With Christ, new life is ALL GOOD! It really is a resurrection experience. His Grace changes us to be good…in ways we’ve never been good. His sacrificial love is new, deep, and never-ending. We see the world around us differently; it has become “a new earth”. We see ourselves in a new, beautiful way; we have become “a new creation”. We are loved by Love Himself and are motivated to do all things for Love. Love makes all things new. Christ makes all things new!
May you know the peace of the risen Christ,
The East of the River Revival was awesome! Indeed, it was powerful, electric
stuff with the Holy Spirit. I was there on Monday night when the revivalist, Deacon
Harold, gave a rousing, inspiring, and insightful talk. The Lord moved some hearts
through him! There were some entertaining moments as well. When the deacon
spoke about the rosary as a weapon and his consists of bullets, he joked that “every
time you pray the rosary, you pop a cap in the devil’s ass!”
The theme of his message was taken from Pope Francis’s, “The Joy of the
Gospel”. He focused on living happiness with joy. With a strong showing of
Assumption parishioners in the congregation, he was preaching to the choir! But, he
gave several examples from today’s world of people who live happiness without joy.
He even used the story of this Sunday’s Gospel as an example: the young man in
Mark 10 who was happy living the commandments, but then felt “sad” when he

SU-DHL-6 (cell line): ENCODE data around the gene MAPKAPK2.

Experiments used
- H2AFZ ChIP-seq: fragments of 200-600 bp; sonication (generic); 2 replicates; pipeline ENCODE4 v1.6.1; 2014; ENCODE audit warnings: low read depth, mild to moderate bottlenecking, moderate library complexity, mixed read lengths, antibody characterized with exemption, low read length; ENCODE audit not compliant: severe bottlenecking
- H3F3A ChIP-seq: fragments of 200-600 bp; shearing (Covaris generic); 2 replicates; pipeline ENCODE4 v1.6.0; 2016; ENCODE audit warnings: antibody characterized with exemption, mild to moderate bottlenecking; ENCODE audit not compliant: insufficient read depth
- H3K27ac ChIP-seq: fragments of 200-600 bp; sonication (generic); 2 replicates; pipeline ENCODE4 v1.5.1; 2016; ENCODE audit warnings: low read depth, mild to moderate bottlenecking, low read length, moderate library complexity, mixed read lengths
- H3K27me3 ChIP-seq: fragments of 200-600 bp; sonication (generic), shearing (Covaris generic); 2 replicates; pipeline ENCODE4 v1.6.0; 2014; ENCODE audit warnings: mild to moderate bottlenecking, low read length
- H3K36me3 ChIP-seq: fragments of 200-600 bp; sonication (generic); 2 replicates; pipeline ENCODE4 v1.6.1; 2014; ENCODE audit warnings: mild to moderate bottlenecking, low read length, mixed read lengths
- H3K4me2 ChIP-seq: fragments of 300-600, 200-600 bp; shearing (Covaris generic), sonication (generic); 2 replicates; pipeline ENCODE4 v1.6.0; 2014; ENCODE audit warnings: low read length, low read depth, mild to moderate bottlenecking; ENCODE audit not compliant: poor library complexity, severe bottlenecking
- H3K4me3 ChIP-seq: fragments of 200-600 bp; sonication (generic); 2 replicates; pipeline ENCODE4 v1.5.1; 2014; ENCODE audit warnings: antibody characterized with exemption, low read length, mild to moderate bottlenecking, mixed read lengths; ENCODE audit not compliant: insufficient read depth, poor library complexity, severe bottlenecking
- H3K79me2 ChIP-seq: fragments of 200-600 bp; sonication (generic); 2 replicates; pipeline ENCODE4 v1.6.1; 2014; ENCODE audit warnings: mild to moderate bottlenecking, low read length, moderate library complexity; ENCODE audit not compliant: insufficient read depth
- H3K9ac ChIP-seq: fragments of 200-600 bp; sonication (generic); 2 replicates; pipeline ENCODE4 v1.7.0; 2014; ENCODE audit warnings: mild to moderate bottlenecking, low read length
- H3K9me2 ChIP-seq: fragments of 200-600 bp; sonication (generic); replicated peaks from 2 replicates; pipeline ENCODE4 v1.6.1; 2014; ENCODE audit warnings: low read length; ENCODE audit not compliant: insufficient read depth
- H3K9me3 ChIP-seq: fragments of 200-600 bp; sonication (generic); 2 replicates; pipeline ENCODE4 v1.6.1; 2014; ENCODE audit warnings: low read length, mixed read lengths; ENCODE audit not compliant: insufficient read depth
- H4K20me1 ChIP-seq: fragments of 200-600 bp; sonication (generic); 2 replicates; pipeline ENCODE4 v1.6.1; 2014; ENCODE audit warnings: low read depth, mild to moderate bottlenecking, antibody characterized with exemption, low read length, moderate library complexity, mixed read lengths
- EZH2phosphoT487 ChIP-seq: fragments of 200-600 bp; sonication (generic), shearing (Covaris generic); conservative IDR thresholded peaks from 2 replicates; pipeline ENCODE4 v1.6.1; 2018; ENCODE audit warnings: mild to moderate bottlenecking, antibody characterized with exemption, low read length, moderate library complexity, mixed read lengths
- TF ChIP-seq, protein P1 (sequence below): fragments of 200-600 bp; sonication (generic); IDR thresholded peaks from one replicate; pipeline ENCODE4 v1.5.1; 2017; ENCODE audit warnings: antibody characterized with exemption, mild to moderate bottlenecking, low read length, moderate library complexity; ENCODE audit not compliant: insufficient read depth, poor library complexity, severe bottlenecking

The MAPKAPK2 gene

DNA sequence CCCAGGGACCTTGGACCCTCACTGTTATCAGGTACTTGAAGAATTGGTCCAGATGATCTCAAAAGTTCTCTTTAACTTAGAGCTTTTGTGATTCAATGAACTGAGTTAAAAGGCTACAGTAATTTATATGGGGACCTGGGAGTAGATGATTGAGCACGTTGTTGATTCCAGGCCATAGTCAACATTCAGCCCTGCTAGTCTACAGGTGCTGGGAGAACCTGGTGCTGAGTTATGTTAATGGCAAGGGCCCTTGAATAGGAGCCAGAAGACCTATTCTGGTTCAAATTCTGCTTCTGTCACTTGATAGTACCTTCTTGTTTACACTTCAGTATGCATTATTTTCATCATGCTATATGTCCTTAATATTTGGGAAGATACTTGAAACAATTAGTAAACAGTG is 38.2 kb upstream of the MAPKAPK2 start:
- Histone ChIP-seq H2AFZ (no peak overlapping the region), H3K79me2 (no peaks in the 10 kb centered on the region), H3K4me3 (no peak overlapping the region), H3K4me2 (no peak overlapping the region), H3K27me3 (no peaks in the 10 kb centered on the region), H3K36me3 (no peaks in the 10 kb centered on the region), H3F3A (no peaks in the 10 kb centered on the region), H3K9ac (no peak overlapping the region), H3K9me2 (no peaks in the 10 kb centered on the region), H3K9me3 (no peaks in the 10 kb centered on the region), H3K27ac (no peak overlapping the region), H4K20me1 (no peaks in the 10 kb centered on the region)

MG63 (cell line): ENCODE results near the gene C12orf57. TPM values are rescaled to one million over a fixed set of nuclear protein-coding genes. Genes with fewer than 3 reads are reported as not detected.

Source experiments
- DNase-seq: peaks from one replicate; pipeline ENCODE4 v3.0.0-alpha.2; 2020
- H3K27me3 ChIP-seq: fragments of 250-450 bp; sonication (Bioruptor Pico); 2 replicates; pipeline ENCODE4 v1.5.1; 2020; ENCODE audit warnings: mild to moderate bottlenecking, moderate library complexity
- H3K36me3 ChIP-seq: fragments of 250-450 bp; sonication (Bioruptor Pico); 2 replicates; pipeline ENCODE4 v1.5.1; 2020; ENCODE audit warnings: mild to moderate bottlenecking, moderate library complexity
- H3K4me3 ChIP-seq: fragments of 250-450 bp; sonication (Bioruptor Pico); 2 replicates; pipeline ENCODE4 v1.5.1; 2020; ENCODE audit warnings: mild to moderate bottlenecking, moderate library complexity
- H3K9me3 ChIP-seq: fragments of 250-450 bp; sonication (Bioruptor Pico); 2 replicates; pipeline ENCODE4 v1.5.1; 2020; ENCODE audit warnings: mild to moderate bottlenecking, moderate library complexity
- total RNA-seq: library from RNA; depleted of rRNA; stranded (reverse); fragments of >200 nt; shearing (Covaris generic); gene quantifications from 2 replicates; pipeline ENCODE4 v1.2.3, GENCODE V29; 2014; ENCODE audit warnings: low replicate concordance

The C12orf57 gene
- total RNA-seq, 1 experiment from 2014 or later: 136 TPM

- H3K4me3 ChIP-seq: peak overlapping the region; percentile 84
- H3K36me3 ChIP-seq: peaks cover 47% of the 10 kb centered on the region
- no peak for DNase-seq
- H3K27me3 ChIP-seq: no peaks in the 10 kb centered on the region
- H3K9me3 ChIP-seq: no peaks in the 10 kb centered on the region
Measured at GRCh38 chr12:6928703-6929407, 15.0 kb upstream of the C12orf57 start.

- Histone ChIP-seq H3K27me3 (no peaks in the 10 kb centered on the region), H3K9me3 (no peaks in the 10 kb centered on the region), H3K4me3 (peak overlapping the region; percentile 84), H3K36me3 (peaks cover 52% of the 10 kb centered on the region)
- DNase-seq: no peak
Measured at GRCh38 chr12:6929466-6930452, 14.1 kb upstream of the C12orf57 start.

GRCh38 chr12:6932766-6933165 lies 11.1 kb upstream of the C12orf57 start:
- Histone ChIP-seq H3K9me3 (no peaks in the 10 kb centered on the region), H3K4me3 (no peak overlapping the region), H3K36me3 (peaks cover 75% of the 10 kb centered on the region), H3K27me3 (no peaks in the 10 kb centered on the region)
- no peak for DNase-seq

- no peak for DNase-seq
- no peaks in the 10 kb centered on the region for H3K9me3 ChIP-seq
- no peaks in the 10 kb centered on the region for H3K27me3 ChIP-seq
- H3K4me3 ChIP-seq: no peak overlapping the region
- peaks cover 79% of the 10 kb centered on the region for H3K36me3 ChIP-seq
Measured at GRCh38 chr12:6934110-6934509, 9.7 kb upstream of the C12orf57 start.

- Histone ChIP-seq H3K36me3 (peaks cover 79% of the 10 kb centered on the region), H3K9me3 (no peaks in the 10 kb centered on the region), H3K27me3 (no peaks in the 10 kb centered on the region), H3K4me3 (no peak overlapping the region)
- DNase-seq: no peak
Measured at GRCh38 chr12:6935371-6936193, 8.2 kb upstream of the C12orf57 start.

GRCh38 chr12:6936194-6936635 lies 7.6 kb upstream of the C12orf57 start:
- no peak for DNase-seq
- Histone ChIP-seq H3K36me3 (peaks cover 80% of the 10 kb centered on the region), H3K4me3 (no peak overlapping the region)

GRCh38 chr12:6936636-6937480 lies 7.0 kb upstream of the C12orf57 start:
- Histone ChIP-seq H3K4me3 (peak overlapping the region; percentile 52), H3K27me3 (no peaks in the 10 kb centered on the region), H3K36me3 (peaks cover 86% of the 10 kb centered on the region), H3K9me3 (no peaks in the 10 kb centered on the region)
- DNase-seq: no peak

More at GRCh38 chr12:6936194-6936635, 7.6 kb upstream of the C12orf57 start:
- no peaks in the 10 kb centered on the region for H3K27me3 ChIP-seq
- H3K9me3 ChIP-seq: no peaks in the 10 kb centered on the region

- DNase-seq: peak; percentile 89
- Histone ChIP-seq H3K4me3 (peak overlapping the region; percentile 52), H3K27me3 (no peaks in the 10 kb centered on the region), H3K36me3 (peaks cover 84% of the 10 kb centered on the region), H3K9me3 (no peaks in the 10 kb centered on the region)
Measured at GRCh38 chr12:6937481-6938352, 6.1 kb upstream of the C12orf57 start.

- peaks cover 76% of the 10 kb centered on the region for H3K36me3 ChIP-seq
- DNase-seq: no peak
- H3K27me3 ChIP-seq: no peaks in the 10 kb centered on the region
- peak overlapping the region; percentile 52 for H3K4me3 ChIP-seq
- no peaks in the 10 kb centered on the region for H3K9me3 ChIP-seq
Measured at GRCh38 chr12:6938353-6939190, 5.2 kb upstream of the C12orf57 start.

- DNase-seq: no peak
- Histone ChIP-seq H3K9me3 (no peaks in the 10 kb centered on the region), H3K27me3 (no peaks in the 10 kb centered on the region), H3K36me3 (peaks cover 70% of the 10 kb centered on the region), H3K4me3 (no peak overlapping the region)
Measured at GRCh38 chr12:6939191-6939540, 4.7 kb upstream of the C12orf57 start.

couldn’t answer Jesus’s call to give up everything he had to follow Him.
It’s a story to which we can all relate in one way or another. It’s a story about
detaching from the things of the world. The man had many attachments in his life
which we presume are material possessions. In Matthew’s Gospel, he is described as
a “rich young man”. In both Gospel accounts (Mark and Matthew), he couldn’t give
up everything because “he had many possessions”. He was attached to his
possessions and to his wealth which is the danger of both.
People can become attached to them and the power, status, prestige, and
control that they appear to give. But, these attachments don’t bring happiness. In
fact, they can lead to sadness. This is what the young man in the Gospel experienced.
Our hearts are built by God to be attached to Him alone. ONLY when we are free to
attach ourselves to Christ and to follow Him do we find happiness with joy.
In a spiritual way, the story of the young man is the story of your pastor’s
vocation. I heard Jesus’s call to be a priest when I first entered the seminary. Like
the young man, I walked away from the call two years later. I was too attached to my
own dreams, goals, and desires. But, this Gospel story kept coming up in my
prayer…particularly, the word “sad”. When I realized that sadness is the result of not
answering the Lord’s call, I came back to the vocation and have experienced true
happiness, joy, and peace ever since. These are some of the “hundred times more”
fruits Jesus promises in Mark 10:30 for those who follow Him:
“Amen, I say to you, there is no one who has given up (attachments)… for my
sake and for the sake of gospel who will not receive a hundred times more now…and
eternal life in the age to come”.
–Sincerely in Christ,
Fr. Greg Shaffer
3401 Martin Luther King Jr. AVE, SE
Washington, DC 20032
Fr. Greg Cell: 240-463-9960
Outreach Center: 202-561-5941